Lokamātā (लोकमाता) refers to “mother of the world” and is the presiding deity of kāma (‘longing’), according to the Saṅgītaśiromaṇi 67-84. Kāma represents one of the sixteen words that together make up the elā musical composition (prabandha). Elā is an important subgenre of song and was regarded as an auspicious and important prabandha (composition) in ancient Indian music (gāndharva). According to nirukta analysis, the etymological meaning of elā can be explained as follows: a represents Viṣṇu, i represents Kāmadeva, la represents Lakṣmī.

Lokamātā is one of the sixteen deities presiding over the corresponding sixteen words of the elā-prabandha, all of which are defined in the Saṅgītaśiromaṇi (“crest-jewel of music”): a 15th-century Sanskrit work on Indian musicology (gāndharvaśāstra).

Natyashastra book cover
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Natyashastra (नाट्यशास्त्र, nāṭyaśāstra) refers to both the ancient Indian tradition (shastra) of performing arts, (natya—theatrics, drama, dance, music), as well as the name of a Sanskrit work dealing with these subjects. It also teaches the rules for composing Dramatic plays (nataka), construction and performance of Theater, and Poetic works (kavya).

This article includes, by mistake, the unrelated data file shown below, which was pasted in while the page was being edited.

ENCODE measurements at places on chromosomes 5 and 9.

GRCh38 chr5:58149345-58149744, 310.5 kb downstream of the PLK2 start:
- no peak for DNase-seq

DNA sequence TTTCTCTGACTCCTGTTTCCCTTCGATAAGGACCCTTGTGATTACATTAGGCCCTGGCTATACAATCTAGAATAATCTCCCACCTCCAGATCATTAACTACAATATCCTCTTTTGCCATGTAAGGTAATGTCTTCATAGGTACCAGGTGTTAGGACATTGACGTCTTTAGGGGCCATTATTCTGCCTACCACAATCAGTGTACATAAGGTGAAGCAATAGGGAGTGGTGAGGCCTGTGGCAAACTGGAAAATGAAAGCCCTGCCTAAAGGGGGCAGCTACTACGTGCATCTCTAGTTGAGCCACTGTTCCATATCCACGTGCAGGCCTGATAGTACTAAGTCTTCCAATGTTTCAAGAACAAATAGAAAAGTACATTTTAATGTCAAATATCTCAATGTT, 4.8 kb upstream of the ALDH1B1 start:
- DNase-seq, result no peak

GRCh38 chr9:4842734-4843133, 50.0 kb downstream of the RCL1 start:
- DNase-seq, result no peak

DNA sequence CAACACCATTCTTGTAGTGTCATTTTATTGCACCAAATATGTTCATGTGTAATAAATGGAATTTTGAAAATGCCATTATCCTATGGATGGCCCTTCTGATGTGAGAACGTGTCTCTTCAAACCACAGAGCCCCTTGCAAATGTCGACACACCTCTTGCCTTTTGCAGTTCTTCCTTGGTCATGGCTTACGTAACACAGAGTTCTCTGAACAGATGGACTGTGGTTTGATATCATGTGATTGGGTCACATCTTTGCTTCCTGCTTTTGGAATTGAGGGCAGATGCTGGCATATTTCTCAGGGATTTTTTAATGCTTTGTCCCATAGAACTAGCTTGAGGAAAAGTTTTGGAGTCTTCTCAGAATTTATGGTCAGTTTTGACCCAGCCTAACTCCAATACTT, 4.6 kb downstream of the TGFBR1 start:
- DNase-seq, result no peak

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In Buddhism

Tibetan Buddhism (Vajrayana or tantric Buddhism)

Source: Wisdom Library: Tibetan Buddhism

1) Lokamātā (लोकमाता) is the name of Vidyārājñī (i.e., “wisdom queen”) mentioned as attending the teachings in the 6th century Mañjuśrīmūlakalpa: one of the largest Kriyā Tantras devoted to Mañjuśrī (the Bodhisattva of wisdom) representing an encyclopedia of knowledge primarily concerned with ritualistic elements in Buddhism. The teachings in this text originate from Mañjuśrī and were taught to and by Buddha Śākyamuni in the presence of a large audience (including Lokamātā).

2) Lokamātā (लोकमाता) also refers to one of the various Nakṣatras mentioned as attending the teachings in the 6th century Mañjuśrīmūlakalpa.

Tibetan Buddhism book cover